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After spending a lot of time trying to wrap my head around multiprocessing I came up with this code which is a benchmark test:

Example 1:

from multiprocessing  import Process

class Alter(Process):
    def __init__(self, word):
        self.word = word
        self.word2 = ''

    def run(self):
        # Alter string + test processing speed
        for i in range(80000):
            self.word2 = self.word2 + self.word

if __name__=='__main__':
    # Send a string to be altered
    thread1 = Alter('foo')
    thread2 = Alter('bar')

    # wait for both to finish



This completes in 2 seconds (half the time of multithreading). Out of curiosity I decided to run this next:

Example 2:

word2 = 'foo'
word3 = 'bar'

word = 'foo'
for i in range(80000):
    word2 = word2 + word

word  = 'bar'
for i in range(80000):
    word3 = word3 + word


To my horror this ran in less than half a second!

What is going on here? I expected multiprocessing to run faster - shouldn't it complete in half Example 2's time given that Example 1 is Example 2 split into two processes?


After considering Chris' feedback, I have included the 'actual' code consuming the most process time, and lead me to consider multiprocessing:

self.ListVar = [[13379+ strings],[13379+ strings],
                [13379+ strings],[13379+ strings]]

for b in range(len(self.ListVar)):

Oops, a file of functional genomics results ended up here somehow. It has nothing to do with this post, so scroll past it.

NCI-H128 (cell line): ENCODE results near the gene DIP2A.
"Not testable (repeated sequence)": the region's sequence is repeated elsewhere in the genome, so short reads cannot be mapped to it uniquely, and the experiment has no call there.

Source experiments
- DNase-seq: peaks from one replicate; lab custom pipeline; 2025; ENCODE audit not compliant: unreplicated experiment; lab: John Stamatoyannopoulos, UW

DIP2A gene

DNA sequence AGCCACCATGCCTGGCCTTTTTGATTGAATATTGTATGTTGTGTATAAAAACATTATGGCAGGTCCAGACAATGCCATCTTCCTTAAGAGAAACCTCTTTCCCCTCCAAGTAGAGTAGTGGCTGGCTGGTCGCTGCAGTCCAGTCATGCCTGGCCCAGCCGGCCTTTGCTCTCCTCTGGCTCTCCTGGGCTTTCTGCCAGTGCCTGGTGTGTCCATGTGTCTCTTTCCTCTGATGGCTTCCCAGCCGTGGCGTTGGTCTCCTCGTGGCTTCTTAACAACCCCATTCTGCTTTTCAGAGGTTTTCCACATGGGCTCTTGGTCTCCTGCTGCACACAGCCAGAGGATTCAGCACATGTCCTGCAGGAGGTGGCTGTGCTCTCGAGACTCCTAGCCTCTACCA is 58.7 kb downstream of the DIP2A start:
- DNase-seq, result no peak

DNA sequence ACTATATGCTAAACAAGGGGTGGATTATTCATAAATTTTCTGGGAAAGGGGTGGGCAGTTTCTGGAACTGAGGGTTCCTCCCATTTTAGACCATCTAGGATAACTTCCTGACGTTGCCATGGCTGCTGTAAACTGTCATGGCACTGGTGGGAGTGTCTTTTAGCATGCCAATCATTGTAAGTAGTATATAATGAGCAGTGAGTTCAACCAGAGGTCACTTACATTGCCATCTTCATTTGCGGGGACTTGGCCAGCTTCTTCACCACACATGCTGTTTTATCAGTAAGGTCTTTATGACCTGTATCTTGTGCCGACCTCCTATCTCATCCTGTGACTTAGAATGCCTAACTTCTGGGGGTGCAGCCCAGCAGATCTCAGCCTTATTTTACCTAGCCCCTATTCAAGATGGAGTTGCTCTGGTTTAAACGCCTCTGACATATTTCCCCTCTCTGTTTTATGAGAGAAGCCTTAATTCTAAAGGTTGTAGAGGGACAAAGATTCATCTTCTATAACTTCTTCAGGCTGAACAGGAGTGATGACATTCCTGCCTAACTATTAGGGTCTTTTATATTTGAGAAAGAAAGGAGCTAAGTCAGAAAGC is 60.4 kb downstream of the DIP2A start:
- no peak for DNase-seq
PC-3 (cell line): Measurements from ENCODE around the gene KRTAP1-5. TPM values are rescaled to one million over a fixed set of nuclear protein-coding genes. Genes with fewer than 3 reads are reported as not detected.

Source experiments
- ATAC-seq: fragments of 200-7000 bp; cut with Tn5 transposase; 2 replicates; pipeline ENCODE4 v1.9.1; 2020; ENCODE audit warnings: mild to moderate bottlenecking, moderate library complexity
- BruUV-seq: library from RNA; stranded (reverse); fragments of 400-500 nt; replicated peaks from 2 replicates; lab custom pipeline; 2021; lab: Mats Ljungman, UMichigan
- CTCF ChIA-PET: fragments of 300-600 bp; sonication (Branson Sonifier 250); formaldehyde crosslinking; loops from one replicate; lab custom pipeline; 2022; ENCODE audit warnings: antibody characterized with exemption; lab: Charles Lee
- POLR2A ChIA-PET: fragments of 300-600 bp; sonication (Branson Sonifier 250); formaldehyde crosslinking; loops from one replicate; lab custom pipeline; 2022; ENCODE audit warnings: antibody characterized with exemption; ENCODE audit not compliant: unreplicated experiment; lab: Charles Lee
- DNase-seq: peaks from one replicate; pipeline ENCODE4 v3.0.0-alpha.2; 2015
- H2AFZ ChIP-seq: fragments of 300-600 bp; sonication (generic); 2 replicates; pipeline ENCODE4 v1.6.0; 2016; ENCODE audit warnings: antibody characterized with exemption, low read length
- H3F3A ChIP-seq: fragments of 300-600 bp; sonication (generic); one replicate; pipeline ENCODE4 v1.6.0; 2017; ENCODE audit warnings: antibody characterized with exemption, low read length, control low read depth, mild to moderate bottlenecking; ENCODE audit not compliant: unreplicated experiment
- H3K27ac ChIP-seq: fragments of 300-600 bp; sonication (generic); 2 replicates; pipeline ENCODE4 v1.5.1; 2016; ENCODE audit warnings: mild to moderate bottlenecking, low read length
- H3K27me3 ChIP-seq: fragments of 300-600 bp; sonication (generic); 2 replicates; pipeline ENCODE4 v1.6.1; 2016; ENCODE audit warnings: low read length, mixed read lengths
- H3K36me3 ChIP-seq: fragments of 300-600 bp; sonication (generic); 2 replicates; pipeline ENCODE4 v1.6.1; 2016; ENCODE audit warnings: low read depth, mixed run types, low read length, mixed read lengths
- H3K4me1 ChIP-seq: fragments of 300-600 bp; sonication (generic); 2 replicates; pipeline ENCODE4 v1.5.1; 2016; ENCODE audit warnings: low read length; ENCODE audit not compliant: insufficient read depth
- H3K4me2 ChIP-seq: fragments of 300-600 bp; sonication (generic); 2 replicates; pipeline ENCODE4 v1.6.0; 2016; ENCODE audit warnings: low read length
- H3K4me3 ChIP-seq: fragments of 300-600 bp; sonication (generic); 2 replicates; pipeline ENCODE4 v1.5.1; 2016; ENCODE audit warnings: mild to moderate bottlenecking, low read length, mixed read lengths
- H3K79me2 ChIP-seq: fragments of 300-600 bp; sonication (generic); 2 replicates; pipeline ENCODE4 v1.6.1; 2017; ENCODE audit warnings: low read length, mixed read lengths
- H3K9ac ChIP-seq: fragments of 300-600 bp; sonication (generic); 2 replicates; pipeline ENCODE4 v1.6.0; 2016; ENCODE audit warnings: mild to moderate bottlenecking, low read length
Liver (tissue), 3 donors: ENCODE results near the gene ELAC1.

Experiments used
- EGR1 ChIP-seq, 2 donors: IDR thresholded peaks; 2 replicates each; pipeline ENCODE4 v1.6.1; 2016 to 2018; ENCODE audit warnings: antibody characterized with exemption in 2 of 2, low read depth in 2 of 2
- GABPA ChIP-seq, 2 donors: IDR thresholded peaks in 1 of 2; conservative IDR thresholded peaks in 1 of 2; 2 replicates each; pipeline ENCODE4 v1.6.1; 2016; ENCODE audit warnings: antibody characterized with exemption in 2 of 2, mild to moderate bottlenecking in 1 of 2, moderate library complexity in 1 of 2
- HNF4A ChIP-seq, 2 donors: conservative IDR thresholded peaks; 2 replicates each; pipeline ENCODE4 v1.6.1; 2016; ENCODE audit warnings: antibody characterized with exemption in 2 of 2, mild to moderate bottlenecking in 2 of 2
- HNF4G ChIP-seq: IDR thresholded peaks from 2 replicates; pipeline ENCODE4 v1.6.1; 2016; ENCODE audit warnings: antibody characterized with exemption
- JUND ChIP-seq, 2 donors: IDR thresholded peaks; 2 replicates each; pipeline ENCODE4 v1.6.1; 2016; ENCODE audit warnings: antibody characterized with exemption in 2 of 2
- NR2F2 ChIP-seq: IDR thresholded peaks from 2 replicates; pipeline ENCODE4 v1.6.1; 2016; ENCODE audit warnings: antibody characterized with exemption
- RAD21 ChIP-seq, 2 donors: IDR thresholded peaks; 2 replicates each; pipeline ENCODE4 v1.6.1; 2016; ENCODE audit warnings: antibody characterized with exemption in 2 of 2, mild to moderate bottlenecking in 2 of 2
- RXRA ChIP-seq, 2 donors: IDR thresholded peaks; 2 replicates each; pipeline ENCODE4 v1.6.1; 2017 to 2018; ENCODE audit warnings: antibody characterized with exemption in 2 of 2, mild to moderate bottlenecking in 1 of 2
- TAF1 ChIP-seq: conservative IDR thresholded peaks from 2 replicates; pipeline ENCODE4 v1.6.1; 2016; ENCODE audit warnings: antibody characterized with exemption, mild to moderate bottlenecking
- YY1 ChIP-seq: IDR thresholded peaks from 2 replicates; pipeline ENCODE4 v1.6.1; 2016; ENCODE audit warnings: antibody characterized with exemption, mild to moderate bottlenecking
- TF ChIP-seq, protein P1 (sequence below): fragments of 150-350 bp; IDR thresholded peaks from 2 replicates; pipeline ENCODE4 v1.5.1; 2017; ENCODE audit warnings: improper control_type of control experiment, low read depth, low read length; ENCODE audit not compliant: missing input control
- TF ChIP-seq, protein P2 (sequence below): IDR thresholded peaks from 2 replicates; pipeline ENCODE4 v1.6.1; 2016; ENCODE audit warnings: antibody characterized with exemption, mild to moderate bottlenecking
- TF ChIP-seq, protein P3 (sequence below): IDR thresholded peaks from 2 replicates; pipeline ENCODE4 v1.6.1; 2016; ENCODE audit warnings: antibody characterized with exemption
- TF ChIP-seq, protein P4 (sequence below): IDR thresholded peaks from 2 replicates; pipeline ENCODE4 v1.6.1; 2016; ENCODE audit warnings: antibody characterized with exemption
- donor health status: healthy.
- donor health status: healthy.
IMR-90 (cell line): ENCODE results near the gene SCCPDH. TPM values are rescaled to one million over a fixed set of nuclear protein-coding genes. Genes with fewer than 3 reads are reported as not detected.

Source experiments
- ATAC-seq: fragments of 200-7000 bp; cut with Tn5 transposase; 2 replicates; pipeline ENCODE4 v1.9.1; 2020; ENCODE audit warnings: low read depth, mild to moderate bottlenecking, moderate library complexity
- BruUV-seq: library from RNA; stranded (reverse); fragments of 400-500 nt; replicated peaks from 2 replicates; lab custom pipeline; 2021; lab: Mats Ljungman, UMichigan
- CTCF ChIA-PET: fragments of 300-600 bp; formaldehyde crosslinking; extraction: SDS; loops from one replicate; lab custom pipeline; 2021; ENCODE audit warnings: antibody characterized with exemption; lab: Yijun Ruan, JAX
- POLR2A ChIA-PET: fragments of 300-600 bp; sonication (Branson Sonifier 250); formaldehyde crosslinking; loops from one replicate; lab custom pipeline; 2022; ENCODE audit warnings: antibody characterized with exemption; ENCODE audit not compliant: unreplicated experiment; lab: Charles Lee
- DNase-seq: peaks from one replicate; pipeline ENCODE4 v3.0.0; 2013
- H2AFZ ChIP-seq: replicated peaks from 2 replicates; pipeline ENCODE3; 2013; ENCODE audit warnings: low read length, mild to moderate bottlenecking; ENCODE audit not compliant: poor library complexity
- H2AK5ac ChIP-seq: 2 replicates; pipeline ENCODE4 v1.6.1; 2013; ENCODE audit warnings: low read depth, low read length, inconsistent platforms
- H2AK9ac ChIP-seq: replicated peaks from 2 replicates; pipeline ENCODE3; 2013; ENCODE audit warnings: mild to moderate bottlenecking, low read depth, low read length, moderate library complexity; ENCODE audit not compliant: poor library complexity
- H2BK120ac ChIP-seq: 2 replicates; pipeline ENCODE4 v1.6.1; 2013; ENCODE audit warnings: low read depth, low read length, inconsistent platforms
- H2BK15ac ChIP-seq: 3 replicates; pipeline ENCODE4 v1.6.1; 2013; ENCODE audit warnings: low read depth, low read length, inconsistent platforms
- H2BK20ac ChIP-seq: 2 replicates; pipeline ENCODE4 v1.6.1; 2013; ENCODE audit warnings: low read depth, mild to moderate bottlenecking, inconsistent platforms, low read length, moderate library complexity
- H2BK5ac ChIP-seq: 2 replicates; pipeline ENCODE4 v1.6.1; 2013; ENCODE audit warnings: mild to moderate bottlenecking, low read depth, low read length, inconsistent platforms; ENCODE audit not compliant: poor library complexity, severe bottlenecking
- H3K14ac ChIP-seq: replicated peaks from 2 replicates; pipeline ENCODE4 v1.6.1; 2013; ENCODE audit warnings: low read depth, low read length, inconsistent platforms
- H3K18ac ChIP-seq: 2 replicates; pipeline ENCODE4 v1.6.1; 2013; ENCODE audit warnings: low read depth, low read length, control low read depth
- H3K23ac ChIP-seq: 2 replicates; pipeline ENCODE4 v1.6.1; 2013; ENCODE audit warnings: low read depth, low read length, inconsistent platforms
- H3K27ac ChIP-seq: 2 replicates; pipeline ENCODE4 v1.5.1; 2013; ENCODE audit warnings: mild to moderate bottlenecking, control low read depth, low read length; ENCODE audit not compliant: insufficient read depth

self.list1 = []
    self.temp = []
    for n in range(len(self.ListVar[b])):
        if not self.ListVar[b][n] in self.temp:
            self.list1.insert(n, self.ListVar[b][n] + '(' + 
                              str(self.ListVar[b].count(self.ListVar[b][n])) +
           self.temp.insert(0, self.ListVar[b][n])

   self.ListVar[b] = list(self.list1)
share|improve this question
up vote 10 down vote accepted

ETA: Now that you've posted your code, I can tell you there is a simple way to do what you're doing MUCH faster (>100 times faster).

I see that what you're doing is adding a frequency in parentheses to each item in a list of strings. Instead of counting all the elements each time (which, as you can confirm using cProfile, is by far the largest bottleneck in your code), you can just create a dictionary that maps from each element to its frequency. That way, you only have to go through the list twice- once to create the frequency dictionary, once to use it to add frequency.

Here I'll show my new method, time it, and compare it to the old method using a generated test case. The test case even shows the new result to be exactly identical to the old one. Note: All you really need to pay attention to below is the new_method.

import random
import time
import collections
import cProfile

LIST_LEN = 14000

def timefunc(f):
    t = time.time()
    return time.time() - t